If the pain in the joint continues despite the treatments outlined above, then sometimes an injection of steroid and local anaesthetic can help to relieve symptoms in the short to medium term.

I wish you all the best with your rehabilitation.

This answer was provided by Dr Tom Margham in 2016, and was correct at the time of publication.

Is it safe to use magnets if I've had a joint replaced?

Q) I have osteoarthritis in most joints and have had one hip and one knee replaced, but provided I do the majority of my physical activities before 2 pm I can cope with a few painkillers. Is it safe to use a magnetic device? I read they shouldn't be used by anyone with a metal prosthesis. Would I benefit?

Dorothy, Storrington, West Sussex - 2005

A) There's some evidence of benefit for wrist-mounted magnets in arthritis, but it's not very strong. Although generally safe, don't use any magnet therapy products if either you or your partner have a heart pacemaker, hearing implant or any other implanted electronic device as the weak magnetic field can affect the way they work. Most joint replacements are made from non-ferrous metals so there's not a problem using them in this circumstance.

This answer was provided by Dr Philip Helliwell in 2005, and was correct at the time of publication.

Can glucosamine cause Dupuytren's contracture?

Q) I read with interest the letter from Josephine who found that glucosamine had an adverse effect on her Dupuytren’s contracture. I take glucosamine and some nine months ago noticed that I had a hard lump forming on the palm of my left hand, and my GP said it was the start of Dupuytren’s. In your opinion, has the glucosamine caused this? Should I continue with the tablet?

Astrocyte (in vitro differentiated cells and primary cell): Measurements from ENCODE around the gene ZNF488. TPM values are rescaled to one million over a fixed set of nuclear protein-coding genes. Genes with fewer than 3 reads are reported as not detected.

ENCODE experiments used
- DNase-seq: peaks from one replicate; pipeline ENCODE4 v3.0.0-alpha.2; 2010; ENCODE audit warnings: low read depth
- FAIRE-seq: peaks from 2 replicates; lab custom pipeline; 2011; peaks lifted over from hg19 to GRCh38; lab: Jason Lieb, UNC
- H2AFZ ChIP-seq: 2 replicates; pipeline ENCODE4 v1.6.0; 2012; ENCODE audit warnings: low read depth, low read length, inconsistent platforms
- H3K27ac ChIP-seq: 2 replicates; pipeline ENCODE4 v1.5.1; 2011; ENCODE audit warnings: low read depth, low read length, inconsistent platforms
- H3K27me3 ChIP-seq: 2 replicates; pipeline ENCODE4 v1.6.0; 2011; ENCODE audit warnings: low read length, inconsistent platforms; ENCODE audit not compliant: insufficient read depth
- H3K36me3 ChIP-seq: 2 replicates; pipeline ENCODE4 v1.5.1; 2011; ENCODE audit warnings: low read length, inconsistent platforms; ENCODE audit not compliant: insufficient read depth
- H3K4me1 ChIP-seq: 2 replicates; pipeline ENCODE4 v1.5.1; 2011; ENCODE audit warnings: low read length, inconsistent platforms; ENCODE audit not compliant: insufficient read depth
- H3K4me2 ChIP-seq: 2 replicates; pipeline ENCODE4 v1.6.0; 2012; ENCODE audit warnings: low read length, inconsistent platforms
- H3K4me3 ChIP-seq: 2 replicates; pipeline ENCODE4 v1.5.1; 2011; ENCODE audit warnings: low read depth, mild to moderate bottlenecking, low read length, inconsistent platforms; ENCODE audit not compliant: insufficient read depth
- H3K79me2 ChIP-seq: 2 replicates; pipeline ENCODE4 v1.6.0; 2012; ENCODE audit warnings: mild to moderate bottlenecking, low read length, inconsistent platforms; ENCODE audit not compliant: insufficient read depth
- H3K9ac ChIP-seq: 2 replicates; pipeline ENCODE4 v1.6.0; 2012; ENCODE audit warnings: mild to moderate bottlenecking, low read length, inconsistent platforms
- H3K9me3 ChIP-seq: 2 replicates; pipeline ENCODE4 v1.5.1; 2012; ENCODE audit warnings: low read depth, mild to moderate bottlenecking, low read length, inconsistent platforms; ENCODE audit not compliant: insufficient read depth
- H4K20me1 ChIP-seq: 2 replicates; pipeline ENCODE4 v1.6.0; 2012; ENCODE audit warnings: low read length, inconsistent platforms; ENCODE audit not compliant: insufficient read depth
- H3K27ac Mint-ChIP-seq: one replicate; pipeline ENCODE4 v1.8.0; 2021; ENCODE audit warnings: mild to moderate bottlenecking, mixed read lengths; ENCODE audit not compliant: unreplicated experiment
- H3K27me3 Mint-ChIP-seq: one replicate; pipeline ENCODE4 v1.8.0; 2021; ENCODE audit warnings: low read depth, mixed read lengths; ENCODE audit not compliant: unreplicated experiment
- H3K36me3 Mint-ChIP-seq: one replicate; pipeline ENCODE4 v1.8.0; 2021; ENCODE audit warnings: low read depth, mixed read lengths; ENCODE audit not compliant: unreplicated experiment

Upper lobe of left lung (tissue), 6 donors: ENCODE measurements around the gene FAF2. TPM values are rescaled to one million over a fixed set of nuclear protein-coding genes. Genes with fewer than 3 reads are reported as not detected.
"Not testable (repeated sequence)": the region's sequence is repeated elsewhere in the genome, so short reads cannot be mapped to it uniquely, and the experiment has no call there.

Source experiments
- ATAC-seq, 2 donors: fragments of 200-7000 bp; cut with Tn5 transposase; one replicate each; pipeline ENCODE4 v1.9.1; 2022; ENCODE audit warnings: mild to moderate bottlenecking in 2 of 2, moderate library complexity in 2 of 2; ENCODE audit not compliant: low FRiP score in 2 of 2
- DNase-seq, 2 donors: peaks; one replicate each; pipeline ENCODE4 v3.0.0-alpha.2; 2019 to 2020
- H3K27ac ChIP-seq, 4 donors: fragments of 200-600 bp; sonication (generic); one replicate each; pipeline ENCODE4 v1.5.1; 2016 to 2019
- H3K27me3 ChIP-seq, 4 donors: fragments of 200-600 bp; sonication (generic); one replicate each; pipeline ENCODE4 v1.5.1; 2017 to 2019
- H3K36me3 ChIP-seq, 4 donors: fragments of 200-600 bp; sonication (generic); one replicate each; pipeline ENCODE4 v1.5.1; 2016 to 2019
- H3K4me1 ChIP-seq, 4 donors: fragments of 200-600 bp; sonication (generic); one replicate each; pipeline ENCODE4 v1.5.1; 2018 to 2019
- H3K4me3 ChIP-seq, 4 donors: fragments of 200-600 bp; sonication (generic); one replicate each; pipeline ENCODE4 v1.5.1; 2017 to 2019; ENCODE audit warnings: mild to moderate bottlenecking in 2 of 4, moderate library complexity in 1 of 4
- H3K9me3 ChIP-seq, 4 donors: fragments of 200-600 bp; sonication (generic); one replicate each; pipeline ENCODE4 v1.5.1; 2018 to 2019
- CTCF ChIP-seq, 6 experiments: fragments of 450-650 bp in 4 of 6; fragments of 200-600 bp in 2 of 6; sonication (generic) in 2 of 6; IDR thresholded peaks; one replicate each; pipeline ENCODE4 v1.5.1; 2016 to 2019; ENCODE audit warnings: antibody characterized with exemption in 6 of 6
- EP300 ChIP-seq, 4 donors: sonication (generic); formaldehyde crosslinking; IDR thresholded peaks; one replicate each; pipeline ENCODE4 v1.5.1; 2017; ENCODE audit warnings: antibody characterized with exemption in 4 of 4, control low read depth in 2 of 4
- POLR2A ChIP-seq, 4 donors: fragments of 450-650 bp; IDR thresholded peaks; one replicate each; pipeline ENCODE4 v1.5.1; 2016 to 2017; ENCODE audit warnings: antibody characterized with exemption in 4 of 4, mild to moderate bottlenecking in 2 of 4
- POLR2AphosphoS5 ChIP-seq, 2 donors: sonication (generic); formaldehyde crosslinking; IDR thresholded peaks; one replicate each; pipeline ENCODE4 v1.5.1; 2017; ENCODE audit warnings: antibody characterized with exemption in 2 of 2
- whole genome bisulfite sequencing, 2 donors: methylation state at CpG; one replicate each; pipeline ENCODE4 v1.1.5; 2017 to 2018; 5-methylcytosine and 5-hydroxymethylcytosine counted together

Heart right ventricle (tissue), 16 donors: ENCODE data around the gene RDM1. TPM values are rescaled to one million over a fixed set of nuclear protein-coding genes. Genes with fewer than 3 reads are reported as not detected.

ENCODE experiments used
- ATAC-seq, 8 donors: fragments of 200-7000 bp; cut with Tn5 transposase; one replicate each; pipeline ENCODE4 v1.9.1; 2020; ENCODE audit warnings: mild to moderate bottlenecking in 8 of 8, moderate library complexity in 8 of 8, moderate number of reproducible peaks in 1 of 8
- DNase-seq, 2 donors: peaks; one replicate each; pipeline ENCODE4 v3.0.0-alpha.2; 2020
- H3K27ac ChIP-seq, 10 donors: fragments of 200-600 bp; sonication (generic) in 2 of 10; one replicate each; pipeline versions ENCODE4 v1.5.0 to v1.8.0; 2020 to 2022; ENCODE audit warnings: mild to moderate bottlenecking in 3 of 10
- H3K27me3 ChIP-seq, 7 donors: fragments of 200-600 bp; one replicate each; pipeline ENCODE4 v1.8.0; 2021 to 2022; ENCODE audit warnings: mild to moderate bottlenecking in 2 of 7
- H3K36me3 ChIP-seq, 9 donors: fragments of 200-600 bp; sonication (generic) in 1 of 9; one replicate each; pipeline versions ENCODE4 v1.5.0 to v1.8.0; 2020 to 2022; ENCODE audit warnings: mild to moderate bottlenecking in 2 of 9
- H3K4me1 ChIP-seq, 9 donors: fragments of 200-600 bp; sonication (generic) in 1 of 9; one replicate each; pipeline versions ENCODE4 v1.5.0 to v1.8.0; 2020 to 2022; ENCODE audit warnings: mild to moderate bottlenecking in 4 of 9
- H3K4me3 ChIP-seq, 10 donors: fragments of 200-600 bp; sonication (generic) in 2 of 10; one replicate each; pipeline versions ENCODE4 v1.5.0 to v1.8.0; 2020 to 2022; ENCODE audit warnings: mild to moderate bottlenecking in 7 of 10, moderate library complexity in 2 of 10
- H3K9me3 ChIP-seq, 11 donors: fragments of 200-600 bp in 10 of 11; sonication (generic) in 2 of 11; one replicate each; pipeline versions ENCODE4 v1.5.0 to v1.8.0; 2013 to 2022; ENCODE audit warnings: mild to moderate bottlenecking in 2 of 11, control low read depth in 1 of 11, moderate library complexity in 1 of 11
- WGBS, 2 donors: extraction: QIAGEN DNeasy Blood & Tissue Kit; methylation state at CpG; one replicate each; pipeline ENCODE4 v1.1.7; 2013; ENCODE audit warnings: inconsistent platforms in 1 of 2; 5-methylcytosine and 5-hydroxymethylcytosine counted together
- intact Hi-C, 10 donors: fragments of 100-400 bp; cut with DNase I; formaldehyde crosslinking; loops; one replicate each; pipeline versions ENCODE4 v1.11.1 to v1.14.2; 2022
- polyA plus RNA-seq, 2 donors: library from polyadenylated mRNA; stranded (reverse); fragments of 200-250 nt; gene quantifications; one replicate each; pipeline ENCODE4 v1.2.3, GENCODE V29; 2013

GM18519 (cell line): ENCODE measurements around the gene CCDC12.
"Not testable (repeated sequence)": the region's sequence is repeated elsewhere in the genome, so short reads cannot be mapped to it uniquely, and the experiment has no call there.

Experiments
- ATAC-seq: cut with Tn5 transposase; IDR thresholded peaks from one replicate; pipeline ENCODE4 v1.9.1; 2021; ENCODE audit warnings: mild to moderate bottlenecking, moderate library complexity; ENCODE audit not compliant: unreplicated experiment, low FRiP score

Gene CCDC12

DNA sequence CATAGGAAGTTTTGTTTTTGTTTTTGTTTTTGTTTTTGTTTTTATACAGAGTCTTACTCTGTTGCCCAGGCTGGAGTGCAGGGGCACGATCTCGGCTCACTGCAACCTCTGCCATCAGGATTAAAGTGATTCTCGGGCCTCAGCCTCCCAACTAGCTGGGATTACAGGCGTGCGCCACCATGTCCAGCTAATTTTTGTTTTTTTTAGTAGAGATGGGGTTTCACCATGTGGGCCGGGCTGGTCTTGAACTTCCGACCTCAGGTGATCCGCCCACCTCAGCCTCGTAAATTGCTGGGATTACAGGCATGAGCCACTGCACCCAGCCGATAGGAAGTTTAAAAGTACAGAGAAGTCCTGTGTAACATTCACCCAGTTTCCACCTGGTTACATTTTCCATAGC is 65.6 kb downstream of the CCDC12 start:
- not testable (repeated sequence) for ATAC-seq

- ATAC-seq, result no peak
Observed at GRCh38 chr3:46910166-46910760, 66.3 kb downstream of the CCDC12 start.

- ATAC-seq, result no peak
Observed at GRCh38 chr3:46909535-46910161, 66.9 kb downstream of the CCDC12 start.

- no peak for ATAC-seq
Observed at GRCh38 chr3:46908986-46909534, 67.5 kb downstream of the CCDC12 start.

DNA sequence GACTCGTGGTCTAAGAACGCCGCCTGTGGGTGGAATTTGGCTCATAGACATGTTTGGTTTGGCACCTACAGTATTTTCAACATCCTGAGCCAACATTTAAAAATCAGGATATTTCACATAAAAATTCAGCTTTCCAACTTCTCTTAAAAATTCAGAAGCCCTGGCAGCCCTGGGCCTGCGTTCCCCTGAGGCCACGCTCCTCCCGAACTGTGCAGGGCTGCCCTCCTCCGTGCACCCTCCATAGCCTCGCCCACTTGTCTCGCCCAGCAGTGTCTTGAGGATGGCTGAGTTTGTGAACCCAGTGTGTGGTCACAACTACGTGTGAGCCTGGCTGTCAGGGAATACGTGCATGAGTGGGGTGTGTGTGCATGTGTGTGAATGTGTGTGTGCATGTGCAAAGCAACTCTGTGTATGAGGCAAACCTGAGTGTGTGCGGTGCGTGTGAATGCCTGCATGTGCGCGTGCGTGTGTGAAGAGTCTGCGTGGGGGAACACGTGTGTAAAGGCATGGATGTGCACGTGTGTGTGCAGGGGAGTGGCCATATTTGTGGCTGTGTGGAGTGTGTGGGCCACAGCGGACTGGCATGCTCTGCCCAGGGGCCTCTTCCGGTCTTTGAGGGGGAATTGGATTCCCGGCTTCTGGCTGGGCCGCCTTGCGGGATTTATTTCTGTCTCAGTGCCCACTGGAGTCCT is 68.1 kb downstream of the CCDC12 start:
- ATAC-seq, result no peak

Mr C, Spalding - 2009

A) One of the advantages of growing old, as a rheumatologist, is that you begin to experience all the musculoskeletal diseases you've been treating for years. For some years I took glucosamine (how could I not, having advocated its use in this column) and I developed a Dupuytren’s contracture in my left hand. (Dupuytren’s contracture occurs when the tissues in the palm of the hand thicken, causing one or more of the fingers to contract and bend into the palm. Steroid injections can be given at an early stage but surgery may be necessary later on.) I didn’t connect the two until I stopped the glucosamine, whereupon the Dupuytren’s contracture improved. This has been recognised by other people – see the International Dupuytren Society.